Ashvegas Hot Sheet: Magnetic Theatre cuts prices on some shows

Jason Sandford

Jason Sandford is a reporter, writer, blogger and photographer interested in all things Asheville.

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More of what’s going around:

-Wicked Weed is still suffering from backlash to its announcement last week that it was being acquired by Anheurser-Busch. Check out Also, as some bottle shops around North Carolina and around the U.S. announce that they’ll stop selling Wicked Weed, the Tasty Beverage bottle shop’s owners said today he would keep the brand on its shelves. In an email, owner Johnny Belflower said he had developed a close personal relationship with Wicked Weed’s owners and would stand by Wicked Weed. From the email:

ABI may certainly be a soulless entity, but for right now, Wicked Weed doesn’t feel soulless or gone to us. They’re right there across the street, and while it may not be forever, and it may not be in the same capacity, we’re going to keep working together.

-Megan Shepherd, author of The Madman’s Daughter, a New York Times best-seller, will present a workshop, Young at Heart: Writing and Publishing Young Adult Fiction, from 10 a.m.-noon on Saturday, May 20, at UNC Asheville. Cost of the workshop is $35 and advance registration is required.

-Asheville’s red-hot real estate market continues to burn it up. From the newsletter of Trip Howell of Mosiac Community Lifestyle Realty, regarding the Asheville real estate market’s first quarter results:

-There were 327 homes sold in Asheville and 510 homes sold in Buncombe County in the 1st quarter of 2017, which is the highest 1st quarter sales on record in the City of Asheville.

-The median home sale price in the 1st quarter was a record high of $275,000, and in Buncombe County, it was $243,450, which is close to the previous record high of $247,000 set in 2016.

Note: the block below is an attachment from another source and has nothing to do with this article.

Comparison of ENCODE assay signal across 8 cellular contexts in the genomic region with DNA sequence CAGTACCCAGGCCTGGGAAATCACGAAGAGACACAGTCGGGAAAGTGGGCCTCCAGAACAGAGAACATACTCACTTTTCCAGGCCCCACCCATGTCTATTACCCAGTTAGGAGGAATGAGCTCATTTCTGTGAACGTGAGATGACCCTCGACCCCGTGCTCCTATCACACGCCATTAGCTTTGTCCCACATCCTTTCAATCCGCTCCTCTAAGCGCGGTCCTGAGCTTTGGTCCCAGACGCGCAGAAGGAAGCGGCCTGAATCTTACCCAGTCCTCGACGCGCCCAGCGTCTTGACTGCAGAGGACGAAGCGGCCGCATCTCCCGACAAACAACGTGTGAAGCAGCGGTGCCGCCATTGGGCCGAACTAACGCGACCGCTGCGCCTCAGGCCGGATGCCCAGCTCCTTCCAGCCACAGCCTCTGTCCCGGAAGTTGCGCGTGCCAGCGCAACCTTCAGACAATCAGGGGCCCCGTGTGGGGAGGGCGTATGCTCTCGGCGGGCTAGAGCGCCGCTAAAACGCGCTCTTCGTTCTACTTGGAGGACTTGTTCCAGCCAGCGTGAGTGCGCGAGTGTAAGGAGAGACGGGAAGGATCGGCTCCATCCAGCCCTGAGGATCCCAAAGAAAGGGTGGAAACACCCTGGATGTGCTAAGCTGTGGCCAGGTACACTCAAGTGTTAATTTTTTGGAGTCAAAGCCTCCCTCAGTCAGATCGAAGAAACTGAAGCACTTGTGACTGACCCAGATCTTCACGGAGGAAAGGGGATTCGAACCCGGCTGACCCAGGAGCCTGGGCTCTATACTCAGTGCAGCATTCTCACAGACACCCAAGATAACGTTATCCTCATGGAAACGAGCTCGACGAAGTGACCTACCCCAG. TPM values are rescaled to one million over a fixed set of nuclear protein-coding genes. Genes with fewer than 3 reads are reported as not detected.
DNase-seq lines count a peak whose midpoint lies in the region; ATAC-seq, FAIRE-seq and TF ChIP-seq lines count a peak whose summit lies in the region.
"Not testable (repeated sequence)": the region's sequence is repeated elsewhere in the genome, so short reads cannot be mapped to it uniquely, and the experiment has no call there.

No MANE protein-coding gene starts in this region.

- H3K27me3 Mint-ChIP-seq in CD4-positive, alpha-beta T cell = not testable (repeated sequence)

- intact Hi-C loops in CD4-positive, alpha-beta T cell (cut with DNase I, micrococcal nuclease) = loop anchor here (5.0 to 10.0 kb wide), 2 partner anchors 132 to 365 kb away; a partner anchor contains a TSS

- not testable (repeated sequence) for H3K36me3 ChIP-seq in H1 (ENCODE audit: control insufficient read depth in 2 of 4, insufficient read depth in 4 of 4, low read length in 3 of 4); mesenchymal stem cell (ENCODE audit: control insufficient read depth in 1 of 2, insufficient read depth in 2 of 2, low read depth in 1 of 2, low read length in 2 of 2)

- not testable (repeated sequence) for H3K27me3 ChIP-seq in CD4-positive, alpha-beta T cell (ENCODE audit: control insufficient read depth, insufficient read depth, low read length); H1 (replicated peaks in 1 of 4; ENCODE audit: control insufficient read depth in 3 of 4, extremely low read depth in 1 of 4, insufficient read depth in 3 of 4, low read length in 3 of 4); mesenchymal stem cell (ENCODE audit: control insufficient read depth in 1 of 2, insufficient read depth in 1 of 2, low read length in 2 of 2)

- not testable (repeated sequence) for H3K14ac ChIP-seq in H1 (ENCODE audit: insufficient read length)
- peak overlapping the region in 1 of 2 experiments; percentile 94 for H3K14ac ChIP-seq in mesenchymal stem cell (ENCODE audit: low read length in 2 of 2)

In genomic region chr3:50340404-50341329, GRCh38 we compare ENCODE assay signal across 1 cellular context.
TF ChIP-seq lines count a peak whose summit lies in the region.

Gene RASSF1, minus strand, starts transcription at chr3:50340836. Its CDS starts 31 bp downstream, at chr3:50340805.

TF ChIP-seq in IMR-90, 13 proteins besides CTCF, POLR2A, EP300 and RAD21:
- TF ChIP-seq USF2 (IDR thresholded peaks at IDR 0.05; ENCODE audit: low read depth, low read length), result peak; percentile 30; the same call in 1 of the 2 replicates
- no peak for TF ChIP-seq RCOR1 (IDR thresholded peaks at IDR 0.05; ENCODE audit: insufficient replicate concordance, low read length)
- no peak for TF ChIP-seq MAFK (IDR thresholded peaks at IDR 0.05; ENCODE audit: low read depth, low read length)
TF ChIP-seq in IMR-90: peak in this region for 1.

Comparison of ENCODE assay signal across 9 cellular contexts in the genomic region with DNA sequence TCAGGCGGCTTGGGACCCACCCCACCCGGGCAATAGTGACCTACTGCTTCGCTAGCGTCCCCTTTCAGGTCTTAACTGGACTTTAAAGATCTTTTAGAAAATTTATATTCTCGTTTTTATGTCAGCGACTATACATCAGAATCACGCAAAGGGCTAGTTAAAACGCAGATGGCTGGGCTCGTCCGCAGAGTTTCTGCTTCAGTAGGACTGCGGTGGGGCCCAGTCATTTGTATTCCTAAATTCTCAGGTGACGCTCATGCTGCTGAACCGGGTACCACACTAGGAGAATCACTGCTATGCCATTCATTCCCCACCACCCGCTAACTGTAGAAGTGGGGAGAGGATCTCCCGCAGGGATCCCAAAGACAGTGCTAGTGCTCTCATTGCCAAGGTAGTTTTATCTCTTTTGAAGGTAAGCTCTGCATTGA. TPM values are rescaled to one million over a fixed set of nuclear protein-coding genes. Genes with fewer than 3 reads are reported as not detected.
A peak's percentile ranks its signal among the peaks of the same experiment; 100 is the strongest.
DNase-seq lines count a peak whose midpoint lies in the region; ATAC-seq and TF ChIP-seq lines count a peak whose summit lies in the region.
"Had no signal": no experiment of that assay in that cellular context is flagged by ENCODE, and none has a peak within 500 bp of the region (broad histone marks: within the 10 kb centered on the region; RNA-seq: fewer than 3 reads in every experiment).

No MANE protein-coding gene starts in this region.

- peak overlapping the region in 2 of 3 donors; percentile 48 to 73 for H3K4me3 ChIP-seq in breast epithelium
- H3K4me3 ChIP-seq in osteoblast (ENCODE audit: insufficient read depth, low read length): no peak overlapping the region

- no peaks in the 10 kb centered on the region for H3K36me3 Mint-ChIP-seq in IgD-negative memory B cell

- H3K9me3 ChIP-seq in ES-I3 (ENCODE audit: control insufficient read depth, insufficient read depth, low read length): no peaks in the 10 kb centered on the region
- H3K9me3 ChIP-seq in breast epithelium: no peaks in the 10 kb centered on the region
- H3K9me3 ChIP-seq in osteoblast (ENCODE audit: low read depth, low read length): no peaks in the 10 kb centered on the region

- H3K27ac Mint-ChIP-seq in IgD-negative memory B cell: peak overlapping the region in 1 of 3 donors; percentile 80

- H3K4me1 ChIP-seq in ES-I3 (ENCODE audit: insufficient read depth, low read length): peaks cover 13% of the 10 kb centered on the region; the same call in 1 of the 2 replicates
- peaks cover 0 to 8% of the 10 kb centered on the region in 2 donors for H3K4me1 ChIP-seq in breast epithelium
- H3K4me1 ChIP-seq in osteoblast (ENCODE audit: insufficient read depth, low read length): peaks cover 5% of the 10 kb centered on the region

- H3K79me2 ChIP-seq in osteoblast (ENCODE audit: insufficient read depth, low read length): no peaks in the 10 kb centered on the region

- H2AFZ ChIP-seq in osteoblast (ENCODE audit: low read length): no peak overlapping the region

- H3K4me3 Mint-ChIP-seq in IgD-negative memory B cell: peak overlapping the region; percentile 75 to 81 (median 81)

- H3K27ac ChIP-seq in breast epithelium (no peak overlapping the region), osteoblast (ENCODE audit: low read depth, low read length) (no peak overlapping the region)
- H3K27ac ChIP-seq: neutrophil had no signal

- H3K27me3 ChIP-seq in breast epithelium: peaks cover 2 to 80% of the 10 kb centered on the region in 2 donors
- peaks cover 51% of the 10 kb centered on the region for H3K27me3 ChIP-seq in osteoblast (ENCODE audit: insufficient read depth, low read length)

-The Average Days on Market (DOM) in Asheville increased to 68 days in the 1st quarter, up from 55 days in 2016. The average DOM in Buncombe County also increased from 77 days in 2016 to 82 days in the 1st quarte of 2017r. The increase in DOM is likely due to more sellers pricing their homes higher than market value, causing the homes to take longer to sell.

-In the 1st quarter of 2017, for the first time on record, inventory in Asheville was under 6 months in all price ranges below $1 million. In Buncombe County, levels were under 6 months for all price ranges under $450,000. Inventory for most price ranges in Buncombe County was lower in the 1st quarter of 2017 than previous years, but there is still more supply in the county relative to the city, especially in the mid and upper price ranges.

The Magnetic Theatre, the local theater that specializes in producing original works, has announced it is cutting prices on some shows. From a press release:

Beginning this weekend—with the world premiere of award-winning local playwright John Crutchfield’s Malverse, The Magnetic Theatre announces an experiment with dramatically lower prices. From now through November, tickets to most Magnetic shows will be $12 for previews and $16 for regular performances, tax and fees included. $10 student rush tickets, as available, can be purchased at the door 15 minutes before each performance, with valid I.D. This represents a discount of as much as a third off recent prices. …

Not all shows are part of the experiment. For example, this weekend’s late-night offering, Boo Velvet’s The Great American Strip-Off! (which sold out a three-weekend run in January) and the perennially popular Bernstein Family Christmas Spectacular, will continue to cost more. But some shows cost even less. The new late-night lineup of The SuperHappy Radio Hour (the first Friday of each month) and Jeff Messer’s Maintaining an Election (the first Saturday of each month) cost only $8 each, only at the door. The quarterly, open-mic-style Magnetic Midnight (next up Friday, May 19, 9:30 to
participate, 10:30 just to watch) remains $5. And the third weekend of June brings the debut of a new, exciting, late-night reading series, The Off-Off Broadway Project. Admission to these rehearsed readings of amazing plays from the sixties and seventies, with many of Asheville’s favorite actors, will be free.

Jason Sandford

Jason Sandford is a reporter, writer, blogger and photographer interested in all things Asheville.

  • 1

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